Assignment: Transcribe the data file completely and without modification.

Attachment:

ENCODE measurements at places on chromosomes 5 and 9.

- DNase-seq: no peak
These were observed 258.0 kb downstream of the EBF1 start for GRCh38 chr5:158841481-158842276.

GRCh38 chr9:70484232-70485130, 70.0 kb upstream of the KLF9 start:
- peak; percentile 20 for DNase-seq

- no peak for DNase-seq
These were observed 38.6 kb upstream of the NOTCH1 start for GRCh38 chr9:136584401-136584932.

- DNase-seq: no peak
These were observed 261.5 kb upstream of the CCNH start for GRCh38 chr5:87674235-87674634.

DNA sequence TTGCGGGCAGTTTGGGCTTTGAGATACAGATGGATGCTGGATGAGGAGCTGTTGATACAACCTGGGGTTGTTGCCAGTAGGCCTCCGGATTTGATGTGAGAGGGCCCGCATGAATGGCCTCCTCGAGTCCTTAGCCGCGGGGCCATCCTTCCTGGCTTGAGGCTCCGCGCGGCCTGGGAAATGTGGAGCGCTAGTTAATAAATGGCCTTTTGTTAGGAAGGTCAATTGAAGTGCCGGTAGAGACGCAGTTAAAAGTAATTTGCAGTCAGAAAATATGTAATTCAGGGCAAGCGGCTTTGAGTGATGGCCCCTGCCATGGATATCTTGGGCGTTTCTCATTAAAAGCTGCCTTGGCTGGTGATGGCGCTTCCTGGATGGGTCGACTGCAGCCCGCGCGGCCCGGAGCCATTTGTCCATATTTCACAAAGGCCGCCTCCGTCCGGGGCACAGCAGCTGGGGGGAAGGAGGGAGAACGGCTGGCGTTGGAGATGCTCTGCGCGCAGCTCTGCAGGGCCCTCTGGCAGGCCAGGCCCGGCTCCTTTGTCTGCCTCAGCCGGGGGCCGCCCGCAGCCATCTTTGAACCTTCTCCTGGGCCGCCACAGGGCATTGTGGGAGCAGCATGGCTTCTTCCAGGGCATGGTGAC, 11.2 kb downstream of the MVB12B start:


ENCODE measurements at places on chromosomes 5 and 9.

- DNase-seq: no peak
These were observed 258.0 kb downstream of the EBF1 start for GRCh38 chr5:158841481-158842276.

GRCh38 chr9:70484232-70485130, 70.0 kb upstream of the KLF9 start:
- peak; percentile 20 for DNase-seq

- no peak for DNase-seq
These were observed 38.6 kb upstream of the NOTCH1 start for GRCh38 chr9:136584401-136584932.

- DNase-seq: no peak
These were observed 261.5 kb upstream of the CCNH start for GRCh38 chr5:87674235-87674634.

DNA sequence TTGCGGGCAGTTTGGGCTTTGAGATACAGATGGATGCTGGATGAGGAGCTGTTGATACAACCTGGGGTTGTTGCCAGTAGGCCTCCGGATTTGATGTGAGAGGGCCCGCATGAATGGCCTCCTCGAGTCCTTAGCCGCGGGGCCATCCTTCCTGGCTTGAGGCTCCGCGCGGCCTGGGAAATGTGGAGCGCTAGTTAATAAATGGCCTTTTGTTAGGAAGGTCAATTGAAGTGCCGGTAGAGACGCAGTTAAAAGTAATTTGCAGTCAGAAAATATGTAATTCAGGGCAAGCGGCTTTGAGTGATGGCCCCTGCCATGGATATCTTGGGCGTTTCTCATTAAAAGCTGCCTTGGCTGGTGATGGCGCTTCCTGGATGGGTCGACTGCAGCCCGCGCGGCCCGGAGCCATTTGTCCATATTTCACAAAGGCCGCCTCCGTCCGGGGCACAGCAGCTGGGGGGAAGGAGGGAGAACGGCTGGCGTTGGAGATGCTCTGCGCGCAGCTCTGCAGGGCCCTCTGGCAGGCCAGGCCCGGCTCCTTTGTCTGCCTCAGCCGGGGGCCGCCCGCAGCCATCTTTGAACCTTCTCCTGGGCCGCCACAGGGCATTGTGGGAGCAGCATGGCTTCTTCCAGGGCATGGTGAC, 11.2 kb downstream of the MVB12B start: